One of legacies of CEED is the network of people it brings together. Here are a few of the faces of that network, the people behind the stories in this issue of Decision Point.
Elisa Bayraktarov & Megan Saunders
Elisa’s research interests are in the effects of global and local threats on endangered ecosystems and species in a changing future. Her current research at the University of Queensland (and involving several CEED scientists) focuses on the feasibility of different forms of coastal marine restoration (see the story on page 4) and the establishment of tracking indices for threatened species. The paper on restoration was co-authored with Megan Saunders, also based at UQ.
Megan’s research examines how environmental variability affects marine organisms and ecosystems. Her current research aims to understand how coastal habitat restoration affects marine species. (And see Megan’s story on sea level rise and sea grass in Decision point #72).
Peter is something of a jack-of-all-trades. Based at the University of Melbourne, he has a particular interest in comparative ecology, quantitative methods, and inference and modelling (especially for applied ecological problems). His quest is to improve our ecological management through better knowledge and better use of that knowledge. A good point in case is his work on the lessons we can draw on habitat restoration for the grey-crowned babbler.
Moreno is a post-doctoral fellow at the University of Queensland. He’s interested in the identification of global- and local-scale conservation priorities, using systematic conservation planning techniques and with a focus on international biodiversity targets. He’s also interested in global conservation policy and the reciprocal feedback between conservation policy and conservation science. Read about the notion of ‘irreplaceability’ and ‘importance’ in identifying priority areas for conservation.
Martina’s interest is in the analysis of population-level extinction risk. She has applied this analysis to develop methods for multi-species conservation prioritisation and to re-evaluate the concept of ‘minimum viable population size’ using decision theory. Recently she has been involved in a working group examining resource allocation problems for threatened species using the Project Prioritisation Protocol.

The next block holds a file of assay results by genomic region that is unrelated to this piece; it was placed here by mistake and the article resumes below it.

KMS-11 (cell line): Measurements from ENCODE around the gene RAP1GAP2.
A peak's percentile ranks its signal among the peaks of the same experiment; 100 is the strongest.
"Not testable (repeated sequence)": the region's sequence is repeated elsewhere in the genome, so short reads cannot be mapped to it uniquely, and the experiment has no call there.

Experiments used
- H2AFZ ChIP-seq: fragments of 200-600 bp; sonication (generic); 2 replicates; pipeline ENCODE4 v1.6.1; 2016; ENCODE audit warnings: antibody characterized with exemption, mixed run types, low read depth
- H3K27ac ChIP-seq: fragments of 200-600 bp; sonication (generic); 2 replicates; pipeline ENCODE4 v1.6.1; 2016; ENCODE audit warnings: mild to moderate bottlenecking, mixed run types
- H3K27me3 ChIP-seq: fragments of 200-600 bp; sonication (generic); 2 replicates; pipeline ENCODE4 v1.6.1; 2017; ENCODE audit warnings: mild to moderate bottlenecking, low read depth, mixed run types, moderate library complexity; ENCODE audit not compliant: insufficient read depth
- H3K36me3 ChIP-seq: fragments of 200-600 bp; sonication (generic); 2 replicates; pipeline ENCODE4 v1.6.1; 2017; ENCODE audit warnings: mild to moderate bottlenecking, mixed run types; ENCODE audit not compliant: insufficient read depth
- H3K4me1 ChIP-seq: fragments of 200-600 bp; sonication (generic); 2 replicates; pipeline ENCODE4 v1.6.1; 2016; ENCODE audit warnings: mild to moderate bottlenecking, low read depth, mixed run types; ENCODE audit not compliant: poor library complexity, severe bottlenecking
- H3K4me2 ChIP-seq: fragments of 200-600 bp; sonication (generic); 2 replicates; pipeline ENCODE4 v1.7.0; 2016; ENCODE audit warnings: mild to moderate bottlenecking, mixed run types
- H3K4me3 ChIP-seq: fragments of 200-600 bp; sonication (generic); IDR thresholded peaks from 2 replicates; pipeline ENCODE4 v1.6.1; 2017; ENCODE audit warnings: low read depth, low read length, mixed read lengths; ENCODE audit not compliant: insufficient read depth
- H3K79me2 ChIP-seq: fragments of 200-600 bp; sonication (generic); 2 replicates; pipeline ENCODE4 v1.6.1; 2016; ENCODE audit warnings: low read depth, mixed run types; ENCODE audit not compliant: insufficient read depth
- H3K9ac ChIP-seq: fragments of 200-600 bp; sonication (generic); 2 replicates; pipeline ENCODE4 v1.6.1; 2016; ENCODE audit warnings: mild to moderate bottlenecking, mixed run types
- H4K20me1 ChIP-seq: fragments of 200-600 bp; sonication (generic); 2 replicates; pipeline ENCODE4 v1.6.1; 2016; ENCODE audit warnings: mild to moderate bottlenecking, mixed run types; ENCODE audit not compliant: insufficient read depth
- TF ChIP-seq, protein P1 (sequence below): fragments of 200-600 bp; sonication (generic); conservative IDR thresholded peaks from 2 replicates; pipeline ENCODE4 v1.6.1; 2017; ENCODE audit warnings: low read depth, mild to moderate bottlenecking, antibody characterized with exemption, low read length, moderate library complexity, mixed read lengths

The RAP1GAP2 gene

Bonnie is an environmental decision scientist. She’s interested in improving judgements and decision making in environmental science (namely risk analysis) ecology and natural resource management. Bonnie has just joined the Centre for the Study of Existential Risk at the University of Cambridge where she will be ‘horizon scanning’ for extreme risks associated with new technologies, such as Artificial Intelligence and synthetic biology. In her latest Decision Point article, she discusses horizon scanning and what it has turned up in recent years.
Matthew’s research is at the interface of ecology, natural resource management and mathematics. Current and past projects include: improving pest management in sustainable agriculture, optimal detection and control of invasive species, the effects of habitat fragmentation on the conservation of endangered species, and quantifying the difference between the management of harvested populations using human intuition vs. using the output of mathematical models.
Tim is a philosopher by training who now provides facilitation, consulting and training services in analytical thinking for organisations. He’s also a Principal Fellow at the University of Melbourne. Tim’s career has traversed cognitive science, information design and software development, and these days he describes himself as an ‘applied epistemologist’. One area he is helping people with is argument mapping.
Noam has been interested in maps since he was a child, and in his professional life has pioneered many new methods of analyzing spatial information (including the use of historical maps, GIS layers, aerial photographs and satellite images). In this manner he studies geographical and environmental patterns and processes of land cover changes in the face of human and climate induced changes. His latest investigation involved mapping where people go using Flickr data and night lights.